One-in-three houses bought last year in Blackpool were purchased as second homes or properties to rent out - the highest proportion across England, Wales and Northern Ireland.
According to data from the revenue and customs office, second home buyers - including property investors and landlords buying houses to rent out - were undeterred by new taxes on extra properties.
Last year 34 per cent of the properties sold in Blackpool were classified as second homes. Around 880 were bought in the financial year 2017-18, with a combined value of £91 million.
That’s despite an extra three per cent stamp duty charge on additional properties, introduced in April 2016 as part of a government effort to deter buy-to-let landlords, property investors and second home owners.
In England, almost one in four properties bought last year were classified as second homes.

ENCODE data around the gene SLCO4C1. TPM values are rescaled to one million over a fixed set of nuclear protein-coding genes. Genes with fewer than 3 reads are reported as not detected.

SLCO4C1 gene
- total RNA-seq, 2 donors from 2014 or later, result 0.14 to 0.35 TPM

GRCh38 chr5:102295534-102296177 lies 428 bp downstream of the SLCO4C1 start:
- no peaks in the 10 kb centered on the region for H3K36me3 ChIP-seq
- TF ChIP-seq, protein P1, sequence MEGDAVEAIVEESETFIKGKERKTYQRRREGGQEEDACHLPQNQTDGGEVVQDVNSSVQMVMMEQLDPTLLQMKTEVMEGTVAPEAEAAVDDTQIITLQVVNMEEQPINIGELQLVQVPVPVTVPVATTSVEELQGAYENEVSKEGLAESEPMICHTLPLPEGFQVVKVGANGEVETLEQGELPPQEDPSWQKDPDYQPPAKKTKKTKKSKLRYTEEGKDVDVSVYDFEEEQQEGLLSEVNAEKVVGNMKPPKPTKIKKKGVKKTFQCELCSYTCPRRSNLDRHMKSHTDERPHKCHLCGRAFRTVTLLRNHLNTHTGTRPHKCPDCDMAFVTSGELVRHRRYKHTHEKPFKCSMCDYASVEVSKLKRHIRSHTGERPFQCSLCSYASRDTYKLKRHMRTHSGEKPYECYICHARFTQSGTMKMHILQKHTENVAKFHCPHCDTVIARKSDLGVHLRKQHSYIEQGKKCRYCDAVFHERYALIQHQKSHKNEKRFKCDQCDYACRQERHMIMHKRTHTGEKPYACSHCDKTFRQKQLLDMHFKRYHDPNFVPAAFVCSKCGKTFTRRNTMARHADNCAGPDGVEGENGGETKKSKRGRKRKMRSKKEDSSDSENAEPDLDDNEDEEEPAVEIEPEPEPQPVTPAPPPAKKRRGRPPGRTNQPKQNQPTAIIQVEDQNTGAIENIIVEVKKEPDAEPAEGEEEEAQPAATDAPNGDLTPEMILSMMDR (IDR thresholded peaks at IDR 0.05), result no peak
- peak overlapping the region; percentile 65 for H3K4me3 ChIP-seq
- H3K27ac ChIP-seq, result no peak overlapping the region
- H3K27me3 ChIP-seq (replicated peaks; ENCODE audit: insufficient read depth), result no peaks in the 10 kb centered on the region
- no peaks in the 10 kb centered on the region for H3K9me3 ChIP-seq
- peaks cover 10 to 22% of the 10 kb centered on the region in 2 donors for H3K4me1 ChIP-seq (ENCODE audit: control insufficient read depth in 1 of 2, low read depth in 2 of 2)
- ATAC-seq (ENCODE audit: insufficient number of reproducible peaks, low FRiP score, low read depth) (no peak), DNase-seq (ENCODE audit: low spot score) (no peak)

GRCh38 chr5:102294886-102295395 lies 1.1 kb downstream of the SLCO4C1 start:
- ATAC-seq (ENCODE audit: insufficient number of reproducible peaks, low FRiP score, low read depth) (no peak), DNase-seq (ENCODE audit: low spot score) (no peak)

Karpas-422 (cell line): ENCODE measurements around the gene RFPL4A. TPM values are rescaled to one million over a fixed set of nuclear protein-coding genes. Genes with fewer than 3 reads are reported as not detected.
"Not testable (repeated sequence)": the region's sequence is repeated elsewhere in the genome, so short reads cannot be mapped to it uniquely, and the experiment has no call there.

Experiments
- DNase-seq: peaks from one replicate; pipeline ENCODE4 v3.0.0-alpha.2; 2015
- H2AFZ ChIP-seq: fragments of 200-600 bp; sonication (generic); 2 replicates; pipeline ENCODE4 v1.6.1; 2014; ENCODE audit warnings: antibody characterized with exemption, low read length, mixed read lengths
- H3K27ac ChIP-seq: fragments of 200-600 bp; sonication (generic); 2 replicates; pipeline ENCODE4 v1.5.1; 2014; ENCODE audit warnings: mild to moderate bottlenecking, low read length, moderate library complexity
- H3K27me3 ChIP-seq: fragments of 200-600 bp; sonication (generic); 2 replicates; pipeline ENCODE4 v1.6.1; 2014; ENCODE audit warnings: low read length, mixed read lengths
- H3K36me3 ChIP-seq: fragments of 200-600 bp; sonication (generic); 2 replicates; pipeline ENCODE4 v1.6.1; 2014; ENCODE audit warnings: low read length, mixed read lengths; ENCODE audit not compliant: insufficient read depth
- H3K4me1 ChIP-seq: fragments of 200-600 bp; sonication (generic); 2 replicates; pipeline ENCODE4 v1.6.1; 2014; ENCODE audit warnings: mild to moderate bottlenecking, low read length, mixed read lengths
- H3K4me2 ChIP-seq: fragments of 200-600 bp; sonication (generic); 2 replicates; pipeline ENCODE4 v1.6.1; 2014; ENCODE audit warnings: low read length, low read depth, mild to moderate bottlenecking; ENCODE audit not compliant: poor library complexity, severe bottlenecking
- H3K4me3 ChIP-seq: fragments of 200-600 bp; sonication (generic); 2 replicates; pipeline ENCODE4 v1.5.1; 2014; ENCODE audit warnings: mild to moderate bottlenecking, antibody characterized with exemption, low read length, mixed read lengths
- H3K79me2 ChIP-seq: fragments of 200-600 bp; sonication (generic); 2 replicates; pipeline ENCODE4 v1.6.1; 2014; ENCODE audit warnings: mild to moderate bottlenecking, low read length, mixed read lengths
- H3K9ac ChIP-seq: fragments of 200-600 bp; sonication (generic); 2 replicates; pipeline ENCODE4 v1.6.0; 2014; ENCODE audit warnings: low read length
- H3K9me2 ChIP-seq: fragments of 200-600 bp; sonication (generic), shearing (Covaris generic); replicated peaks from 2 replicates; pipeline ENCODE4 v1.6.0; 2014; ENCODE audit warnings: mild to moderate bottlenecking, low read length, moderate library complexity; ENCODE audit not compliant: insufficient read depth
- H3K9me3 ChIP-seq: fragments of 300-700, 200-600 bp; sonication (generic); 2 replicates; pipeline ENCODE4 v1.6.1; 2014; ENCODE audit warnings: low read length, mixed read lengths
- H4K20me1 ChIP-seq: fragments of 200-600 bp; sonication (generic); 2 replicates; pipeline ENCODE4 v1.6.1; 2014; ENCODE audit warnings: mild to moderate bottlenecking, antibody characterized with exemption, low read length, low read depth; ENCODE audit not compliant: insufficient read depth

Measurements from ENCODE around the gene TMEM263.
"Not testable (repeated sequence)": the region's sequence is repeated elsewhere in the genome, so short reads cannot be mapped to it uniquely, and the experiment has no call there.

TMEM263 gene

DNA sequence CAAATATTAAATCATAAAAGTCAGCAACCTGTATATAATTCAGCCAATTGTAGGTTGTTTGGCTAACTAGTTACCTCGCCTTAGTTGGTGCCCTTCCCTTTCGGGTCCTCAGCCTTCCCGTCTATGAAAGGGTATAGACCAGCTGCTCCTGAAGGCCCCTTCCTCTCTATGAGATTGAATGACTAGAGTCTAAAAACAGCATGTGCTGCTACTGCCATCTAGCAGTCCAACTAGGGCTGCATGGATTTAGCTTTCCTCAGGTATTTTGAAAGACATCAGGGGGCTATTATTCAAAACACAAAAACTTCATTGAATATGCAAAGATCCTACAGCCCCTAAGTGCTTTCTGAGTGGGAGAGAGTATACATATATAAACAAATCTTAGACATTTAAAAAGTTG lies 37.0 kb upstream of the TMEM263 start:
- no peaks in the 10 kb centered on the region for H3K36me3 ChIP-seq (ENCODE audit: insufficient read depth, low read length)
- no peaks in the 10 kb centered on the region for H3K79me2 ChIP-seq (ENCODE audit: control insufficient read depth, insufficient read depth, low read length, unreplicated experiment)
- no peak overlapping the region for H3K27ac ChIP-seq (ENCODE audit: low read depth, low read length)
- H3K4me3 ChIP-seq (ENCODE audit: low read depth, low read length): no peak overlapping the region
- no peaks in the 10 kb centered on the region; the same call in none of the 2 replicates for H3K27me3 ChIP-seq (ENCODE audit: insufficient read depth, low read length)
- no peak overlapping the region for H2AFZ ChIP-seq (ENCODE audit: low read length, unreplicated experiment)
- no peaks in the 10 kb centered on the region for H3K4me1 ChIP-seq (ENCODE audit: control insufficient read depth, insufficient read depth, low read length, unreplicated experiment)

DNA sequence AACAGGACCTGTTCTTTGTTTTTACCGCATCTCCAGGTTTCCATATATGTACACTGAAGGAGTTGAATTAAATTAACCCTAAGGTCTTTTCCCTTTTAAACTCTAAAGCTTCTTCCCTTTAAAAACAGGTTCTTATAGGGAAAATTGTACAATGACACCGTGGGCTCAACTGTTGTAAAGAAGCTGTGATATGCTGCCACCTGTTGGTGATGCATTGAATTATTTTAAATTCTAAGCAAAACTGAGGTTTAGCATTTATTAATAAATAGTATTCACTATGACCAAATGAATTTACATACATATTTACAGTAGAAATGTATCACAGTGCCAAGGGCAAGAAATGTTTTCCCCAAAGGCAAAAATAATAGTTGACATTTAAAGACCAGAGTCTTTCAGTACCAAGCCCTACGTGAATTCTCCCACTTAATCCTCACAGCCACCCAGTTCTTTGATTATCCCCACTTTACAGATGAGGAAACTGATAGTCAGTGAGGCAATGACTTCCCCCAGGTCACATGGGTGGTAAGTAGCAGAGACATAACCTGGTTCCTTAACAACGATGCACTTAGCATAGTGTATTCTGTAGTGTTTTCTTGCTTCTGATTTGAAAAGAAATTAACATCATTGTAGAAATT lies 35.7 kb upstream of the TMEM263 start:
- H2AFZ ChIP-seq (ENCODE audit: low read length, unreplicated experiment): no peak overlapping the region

Around 232,000 second homes were bought, with an estimated value of more than£70 billion.
The number bought last year in Blackpool has increased by 13 per cent since 2016-17, when around 780 second homes were purchased.
The National Housing Federation, which represents housing associations, said it was concerned about the long-term impact that buying extra properties has on local communities.
Policy leader Will Jeffwitz said: “In any community, if more homes are bought up as second homes then there are fewer available for residents - and the houses left are more unaffordable.”
He added: “If families and young people are priced out of their local communities it can have a hugely demanding impact on community life - with village shops, schools and pubs closing in alarming numbers as a result.”